Just a Slice
The now legendary Di Fara was, in my childhood and adolescence, a basic, solid pizzeria. That was before Dom DeMarco became an "artisan." Just a few blocks down Avenue J was Pizza Center, equally good in those days. Anybody over fifty who grew up in New York can tell you about the great neighborhood pizzerias of yore. Other favorites of my Brooklyn youth included Armando's on King's Highway, which made a square that eclipsed any on Avenue J. Another great one was Bay Pizza, in Sheepshead Bay, which I first learned about from a poet who has since become a chiropractor. De Sica's, on Newkirk Plaza, close to my grade school, P.S. 217, couldn't compare to those others, but by today's standards I'd say it was pretty good, if memory serves. What I do remember for certain is that I went there several times with classmate Warren Plitt. Warren Plitt is the kind of name you remember.
When I moved to the East Village, in 1979, Stromboli, at St. Mark's and First Avenue, had quite a following. Their signature attribute was a very sweet tomato sauce that I found cloying, and pizza that was very heavy on the cheese. The guys at Stromboli claimed the sweetness was from sweet basil, but I'd lay odds the culprit was corn syrup. Freakishly cheesy, mediocre pizza seems to have become the norm in the 'eighties, due to the influence of the various, competing, unrelated "Original" and/or "Famous" Ray's. What's the plural of Ray's, by the way, Ray'ses?
There are still a few places where you can get a decent, old-style, stand-up slice, but they're few and far between. The other day I decided to try Vinci's, in the East 60s, on a tip from a coworker. I'd read in several places that the "grandma" slices were supposed to be particularly good. Well, I was unimpressed. The cheese wasn't fresh mozzarella, and I found the crust too chewy. In addition, I ordered a regular slice, a benchmark item, as it were. I'd say it was a respectable slice, better than most, but ultimately it was far too oily and the crust was too limp.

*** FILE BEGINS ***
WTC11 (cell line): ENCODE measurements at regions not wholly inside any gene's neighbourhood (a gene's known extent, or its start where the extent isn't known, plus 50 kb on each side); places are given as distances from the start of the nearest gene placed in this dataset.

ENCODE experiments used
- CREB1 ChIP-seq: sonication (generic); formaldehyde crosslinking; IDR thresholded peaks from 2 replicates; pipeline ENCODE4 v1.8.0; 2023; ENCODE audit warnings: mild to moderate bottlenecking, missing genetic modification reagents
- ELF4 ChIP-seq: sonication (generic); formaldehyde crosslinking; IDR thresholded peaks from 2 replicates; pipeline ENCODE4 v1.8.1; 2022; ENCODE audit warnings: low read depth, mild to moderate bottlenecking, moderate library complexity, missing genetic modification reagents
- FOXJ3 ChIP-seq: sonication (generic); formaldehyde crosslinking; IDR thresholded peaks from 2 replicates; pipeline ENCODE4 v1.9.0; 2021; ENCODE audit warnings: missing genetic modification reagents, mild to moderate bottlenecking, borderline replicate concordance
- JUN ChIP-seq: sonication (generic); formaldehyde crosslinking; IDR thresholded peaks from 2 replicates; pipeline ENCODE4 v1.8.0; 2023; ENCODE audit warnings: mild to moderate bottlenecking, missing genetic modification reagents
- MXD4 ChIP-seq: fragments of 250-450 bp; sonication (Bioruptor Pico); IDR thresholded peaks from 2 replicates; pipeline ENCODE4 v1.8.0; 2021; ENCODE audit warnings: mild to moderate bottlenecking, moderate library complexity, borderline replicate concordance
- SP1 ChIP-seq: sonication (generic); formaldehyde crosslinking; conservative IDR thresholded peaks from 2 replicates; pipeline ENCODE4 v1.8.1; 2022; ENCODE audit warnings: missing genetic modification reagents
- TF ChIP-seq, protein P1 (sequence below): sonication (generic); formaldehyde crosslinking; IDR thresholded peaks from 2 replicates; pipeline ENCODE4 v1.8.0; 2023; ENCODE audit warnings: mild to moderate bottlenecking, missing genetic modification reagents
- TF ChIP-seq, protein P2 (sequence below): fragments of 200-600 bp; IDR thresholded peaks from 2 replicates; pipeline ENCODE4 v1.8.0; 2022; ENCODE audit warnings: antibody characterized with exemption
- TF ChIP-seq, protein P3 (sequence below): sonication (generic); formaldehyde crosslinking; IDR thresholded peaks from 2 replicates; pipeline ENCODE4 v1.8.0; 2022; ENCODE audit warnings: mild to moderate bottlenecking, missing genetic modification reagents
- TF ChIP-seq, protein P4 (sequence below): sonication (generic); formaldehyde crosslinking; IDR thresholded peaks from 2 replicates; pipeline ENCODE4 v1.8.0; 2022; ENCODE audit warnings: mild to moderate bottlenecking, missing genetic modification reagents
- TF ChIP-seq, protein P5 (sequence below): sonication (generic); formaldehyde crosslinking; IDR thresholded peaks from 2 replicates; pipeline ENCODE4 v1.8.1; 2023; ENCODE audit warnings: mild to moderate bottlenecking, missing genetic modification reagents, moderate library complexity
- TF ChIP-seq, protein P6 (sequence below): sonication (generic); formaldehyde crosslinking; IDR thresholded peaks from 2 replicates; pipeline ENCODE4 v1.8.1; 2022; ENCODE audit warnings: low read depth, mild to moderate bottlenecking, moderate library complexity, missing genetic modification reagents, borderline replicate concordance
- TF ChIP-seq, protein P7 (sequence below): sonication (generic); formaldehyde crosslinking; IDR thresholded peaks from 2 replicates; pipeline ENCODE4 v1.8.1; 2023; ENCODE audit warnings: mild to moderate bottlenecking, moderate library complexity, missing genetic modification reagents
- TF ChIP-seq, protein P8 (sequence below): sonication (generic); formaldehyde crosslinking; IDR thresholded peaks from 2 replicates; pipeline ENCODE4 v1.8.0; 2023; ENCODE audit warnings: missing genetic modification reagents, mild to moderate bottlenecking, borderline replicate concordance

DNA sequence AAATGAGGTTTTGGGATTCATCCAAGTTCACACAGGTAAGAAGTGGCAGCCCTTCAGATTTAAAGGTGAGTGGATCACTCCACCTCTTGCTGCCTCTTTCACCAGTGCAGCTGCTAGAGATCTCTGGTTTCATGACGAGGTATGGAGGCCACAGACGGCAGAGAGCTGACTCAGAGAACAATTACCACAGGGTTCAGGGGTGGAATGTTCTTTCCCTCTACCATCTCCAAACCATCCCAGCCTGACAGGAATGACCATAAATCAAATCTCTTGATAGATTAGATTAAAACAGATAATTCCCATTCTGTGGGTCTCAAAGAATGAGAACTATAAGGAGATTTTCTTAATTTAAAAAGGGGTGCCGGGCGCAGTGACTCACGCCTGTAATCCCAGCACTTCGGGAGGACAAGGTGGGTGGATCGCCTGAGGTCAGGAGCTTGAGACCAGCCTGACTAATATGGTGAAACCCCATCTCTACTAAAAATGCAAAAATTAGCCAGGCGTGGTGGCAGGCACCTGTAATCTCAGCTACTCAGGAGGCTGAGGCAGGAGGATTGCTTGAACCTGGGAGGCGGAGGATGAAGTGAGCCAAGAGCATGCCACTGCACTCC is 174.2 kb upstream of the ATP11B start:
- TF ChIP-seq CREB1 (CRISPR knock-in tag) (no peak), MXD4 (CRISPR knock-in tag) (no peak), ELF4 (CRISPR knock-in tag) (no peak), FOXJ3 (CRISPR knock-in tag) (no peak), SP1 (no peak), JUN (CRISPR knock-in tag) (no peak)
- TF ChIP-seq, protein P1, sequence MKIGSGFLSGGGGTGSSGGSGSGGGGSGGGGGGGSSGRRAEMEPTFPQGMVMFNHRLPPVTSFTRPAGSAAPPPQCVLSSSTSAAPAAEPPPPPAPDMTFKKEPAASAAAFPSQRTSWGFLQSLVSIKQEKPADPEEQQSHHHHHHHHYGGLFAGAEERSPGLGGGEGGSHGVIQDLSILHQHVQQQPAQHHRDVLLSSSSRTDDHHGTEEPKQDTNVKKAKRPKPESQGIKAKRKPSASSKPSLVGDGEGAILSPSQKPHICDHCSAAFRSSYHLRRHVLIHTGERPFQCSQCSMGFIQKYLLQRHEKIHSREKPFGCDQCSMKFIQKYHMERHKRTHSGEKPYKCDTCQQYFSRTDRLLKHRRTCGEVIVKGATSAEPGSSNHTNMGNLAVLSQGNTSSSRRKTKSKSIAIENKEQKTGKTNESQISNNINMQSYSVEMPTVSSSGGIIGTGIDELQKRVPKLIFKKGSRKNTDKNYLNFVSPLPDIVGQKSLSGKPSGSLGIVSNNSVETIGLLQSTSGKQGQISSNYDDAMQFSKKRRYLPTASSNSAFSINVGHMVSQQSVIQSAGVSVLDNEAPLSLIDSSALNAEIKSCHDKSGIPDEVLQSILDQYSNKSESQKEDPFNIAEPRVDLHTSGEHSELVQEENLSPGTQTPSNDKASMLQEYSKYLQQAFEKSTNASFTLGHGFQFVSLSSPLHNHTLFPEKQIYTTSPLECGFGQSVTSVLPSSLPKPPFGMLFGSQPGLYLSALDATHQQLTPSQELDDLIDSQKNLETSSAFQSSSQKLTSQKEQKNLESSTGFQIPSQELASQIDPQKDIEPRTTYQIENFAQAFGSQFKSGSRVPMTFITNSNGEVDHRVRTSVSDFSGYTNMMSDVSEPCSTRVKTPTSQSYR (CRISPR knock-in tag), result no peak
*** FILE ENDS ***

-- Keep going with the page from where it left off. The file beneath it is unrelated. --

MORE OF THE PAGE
Until I discover otherwise, I'd say the prize for the classic old-style, stand-up slice goes to Joe's in the West Village. For many years, Joe's occupied the corner of Bleecker and Carmine. Now it's confined to a smaller space at 7 Carmine Street, a few doors down. At Joe's, the crust is thin and crisp, and the cheese and sauce balance quite nicely. There's a lot of turnover and there's even a chance you'll get a hot slice from a fresh pie. Once I was there a bit before noon. It was pretty quiet until a tour group entered. A woman was leading one of those New York nosh tours, and Joe's was chosen as the place for a quintessential slice. She told them, "In New York you never ask for a slice of pizza--just a slice."